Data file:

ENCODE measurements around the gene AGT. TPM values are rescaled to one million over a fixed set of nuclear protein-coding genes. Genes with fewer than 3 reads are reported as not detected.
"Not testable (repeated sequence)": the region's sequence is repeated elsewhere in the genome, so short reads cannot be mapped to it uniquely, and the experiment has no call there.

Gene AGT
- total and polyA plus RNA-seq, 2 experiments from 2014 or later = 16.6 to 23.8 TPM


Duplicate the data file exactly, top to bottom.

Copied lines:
ENCODE measurements around the gene AGT. TPM values are rescaled to one million over a fixed set of nuclear protein-coding genes. Genes with fewer than 3 reads are reported as not detected.
"Not testable (repeated sequence)": the region's sequence is repeated elsewhere in the genome, so short reads cannot be mapped to it uniquely, and the experiment has no call there.

Gene AGT
- total and polyA plus RNA-seq, 2 experiments from 2014 or later = 16.6 to 23.8 TPM